Negative emotional infection can spread under the laboratory gap

Science

According to a new study by researchers in Austria, crows can experience negative emotional infections in a laboratory environment.

Emotional infections are thought to occur when the emotional state of an individual affects another’s emotional state. Emotional states – such as sadness or anger – can move from one individual to the next. When a bird becomes depressed, the whole flock can be washed immediately.

New experiments have shown that crows can experience social phenomena in a laboratory environment.

“The study of animal feelings is often responded with skepticism,” said Jesse Adrianse, cognitive biologist at the University of Vienna in Austria. “Research has developed, and we no longer follow the notion that emotions are less important than, for example, cognitive skills.”

“Like humans, animals move and motivate their emotional state, which is reflected in their results and cognitive behavior,” Adriaense said. “Although this remains a challenging research project, this research shows that we are moving in the right direction.”

For the test, the researchers divided eight birds into four pairs, each with two boxes to choose from, one empty and one hiding a piece of cheese. Crow like cheese.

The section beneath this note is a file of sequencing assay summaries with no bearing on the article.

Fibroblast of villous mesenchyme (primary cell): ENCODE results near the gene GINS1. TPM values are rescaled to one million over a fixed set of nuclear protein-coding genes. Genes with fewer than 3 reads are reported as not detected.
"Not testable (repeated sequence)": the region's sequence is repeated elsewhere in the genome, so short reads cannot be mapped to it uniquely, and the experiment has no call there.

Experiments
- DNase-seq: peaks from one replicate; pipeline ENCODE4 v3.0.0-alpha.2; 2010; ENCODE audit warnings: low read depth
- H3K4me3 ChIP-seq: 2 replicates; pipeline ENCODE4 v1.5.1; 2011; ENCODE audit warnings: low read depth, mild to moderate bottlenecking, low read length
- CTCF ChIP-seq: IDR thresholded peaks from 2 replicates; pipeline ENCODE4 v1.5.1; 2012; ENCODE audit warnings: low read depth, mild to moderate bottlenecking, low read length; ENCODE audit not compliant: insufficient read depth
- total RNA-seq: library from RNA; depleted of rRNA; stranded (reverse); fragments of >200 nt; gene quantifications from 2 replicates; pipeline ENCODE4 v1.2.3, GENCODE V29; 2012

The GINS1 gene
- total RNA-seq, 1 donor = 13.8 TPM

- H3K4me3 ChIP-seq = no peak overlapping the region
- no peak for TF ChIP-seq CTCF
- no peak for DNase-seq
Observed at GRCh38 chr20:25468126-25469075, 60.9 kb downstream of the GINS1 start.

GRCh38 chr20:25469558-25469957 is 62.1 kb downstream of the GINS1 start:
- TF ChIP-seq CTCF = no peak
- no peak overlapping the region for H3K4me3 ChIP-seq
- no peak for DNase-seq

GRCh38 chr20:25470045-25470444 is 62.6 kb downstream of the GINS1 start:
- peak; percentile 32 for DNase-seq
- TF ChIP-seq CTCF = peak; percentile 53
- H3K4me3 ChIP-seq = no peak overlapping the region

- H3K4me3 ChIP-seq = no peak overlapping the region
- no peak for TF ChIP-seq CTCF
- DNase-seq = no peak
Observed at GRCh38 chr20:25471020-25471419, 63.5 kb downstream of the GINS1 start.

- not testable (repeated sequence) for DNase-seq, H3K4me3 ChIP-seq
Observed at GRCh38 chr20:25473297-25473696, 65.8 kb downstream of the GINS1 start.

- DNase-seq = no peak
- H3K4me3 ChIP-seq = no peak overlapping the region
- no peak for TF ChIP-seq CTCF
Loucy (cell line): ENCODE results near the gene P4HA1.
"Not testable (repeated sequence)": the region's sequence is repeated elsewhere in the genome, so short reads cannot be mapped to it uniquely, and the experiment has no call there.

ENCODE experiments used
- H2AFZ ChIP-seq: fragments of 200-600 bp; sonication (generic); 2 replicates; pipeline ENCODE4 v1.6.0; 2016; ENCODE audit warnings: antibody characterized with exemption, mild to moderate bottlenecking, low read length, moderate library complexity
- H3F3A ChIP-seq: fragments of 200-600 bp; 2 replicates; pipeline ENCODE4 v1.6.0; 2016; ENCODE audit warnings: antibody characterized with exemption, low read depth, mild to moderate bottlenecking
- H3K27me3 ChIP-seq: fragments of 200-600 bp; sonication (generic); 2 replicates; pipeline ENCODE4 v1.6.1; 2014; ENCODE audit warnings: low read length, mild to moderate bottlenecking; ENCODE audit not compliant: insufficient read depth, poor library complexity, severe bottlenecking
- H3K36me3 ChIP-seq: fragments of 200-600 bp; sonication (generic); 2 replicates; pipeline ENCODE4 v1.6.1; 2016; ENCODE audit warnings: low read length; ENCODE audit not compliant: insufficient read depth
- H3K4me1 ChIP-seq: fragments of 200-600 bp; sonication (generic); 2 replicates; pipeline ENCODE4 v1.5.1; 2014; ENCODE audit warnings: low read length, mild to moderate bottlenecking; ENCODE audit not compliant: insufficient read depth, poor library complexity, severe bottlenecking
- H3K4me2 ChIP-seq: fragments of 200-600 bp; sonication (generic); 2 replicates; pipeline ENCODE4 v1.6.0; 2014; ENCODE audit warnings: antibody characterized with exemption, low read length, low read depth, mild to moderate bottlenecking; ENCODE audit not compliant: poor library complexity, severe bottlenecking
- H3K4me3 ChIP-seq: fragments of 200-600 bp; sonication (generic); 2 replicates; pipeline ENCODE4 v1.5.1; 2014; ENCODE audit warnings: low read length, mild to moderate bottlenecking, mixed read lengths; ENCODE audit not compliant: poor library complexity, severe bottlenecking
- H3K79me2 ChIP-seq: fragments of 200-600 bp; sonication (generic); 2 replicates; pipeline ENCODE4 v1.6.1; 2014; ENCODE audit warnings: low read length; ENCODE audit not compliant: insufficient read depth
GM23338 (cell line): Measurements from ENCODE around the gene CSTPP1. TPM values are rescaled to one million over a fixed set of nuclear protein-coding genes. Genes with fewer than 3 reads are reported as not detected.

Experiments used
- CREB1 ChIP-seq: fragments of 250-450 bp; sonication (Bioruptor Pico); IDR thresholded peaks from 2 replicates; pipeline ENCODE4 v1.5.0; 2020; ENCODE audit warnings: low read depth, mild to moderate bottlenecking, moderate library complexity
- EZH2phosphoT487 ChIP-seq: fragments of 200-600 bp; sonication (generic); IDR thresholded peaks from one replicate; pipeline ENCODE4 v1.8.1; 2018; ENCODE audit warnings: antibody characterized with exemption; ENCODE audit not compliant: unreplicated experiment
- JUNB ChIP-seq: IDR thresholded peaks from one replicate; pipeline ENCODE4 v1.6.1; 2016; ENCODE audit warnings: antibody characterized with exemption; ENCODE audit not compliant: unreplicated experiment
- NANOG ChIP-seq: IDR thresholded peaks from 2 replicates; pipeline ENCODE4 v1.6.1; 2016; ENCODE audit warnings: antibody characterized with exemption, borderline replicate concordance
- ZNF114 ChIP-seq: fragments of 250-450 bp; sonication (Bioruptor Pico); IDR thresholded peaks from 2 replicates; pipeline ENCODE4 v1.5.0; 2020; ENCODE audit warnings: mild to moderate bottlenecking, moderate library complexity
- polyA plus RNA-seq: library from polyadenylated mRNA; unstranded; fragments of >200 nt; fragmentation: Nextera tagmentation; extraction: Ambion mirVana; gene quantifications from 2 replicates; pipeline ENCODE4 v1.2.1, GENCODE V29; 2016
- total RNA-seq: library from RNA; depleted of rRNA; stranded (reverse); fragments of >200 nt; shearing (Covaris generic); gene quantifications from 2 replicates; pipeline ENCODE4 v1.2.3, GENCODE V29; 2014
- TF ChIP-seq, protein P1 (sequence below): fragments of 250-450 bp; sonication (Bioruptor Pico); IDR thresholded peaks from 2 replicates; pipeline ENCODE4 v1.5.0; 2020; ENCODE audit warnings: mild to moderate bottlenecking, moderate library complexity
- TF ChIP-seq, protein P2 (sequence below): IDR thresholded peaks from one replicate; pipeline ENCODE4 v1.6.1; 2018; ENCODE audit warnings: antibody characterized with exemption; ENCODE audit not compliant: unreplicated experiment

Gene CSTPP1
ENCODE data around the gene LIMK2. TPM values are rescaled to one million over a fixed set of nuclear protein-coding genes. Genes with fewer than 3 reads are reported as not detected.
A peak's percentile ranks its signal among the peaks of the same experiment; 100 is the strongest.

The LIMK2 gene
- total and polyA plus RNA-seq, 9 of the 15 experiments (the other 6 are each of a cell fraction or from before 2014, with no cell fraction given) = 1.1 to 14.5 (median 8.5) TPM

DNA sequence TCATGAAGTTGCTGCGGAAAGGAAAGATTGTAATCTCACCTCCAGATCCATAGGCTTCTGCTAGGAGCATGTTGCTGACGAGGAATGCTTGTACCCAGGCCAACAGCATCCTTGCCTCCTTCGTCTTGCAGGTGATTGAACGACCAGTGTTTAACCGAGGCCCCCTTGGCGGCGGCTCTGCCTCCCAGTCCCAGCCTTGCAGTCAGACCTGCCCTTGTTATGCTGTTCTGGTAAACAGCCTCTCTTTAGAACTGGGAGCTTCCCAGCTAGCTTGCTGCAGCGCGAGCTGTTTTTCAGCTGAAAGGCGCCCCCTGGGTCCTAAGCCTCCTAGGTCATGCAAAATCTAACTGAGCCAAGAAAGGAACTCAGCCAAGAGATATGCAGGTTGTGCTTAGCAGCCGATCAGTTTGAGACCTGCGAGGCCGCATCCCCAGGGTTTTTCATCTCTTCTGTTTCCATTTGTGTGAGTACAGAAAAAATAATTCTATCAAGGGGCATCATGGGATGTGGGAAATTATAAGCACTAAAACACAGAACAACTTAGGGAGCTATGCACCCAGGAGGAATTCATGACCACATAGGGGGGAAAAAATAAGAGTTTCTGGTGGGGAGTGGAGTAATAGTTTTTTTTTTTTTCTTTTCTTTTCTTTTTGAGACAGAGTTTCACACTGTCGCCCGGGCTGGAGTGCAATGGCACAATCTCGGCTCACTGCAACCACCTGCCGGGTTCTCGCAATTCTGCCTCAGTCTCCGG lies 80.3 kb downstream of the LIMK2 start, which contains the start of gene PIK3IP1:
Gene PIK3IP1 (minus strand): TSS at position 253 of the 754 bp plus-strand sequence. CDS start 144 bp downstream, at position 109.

Only after a few repetitions, the crow finds which cheese box is in the box. After crows understood this test, the researchers added a third box to the mixture and monitored the responses of the two birds – called cognitive bias tests. Scientists determine whether crows respond with optimism or pessimism.

The couple was then divided and presented with a new choice: between carrots and dry dog ​​food. Crows don’t like carrots. While crows choose between two boxes, the other crows watch. Observers can only see the test partner’s previous reaction and not the contents of the selected box.

Finally, crows were reintroduced with cognitive bias tests. Observers who see disappointed answers are more likely to spend time looking at the third box with worry. The Ravens, who have observed normal behavior, respond normally to the third box.

Results released in this week’s PNAS magazine show that crows may experience negative emotional contamination. The researchers suggest that their unique research methods, which include the integration of behavioral testing and psychological testing strategies, can be used to study other animals.

“Now that we know how it works, we can apply it to different animals,” said Adriaense. “It’s difficult to reach this stage, but we have benefited greatly from interdisciplinary collaboration between faculty and research fields.”

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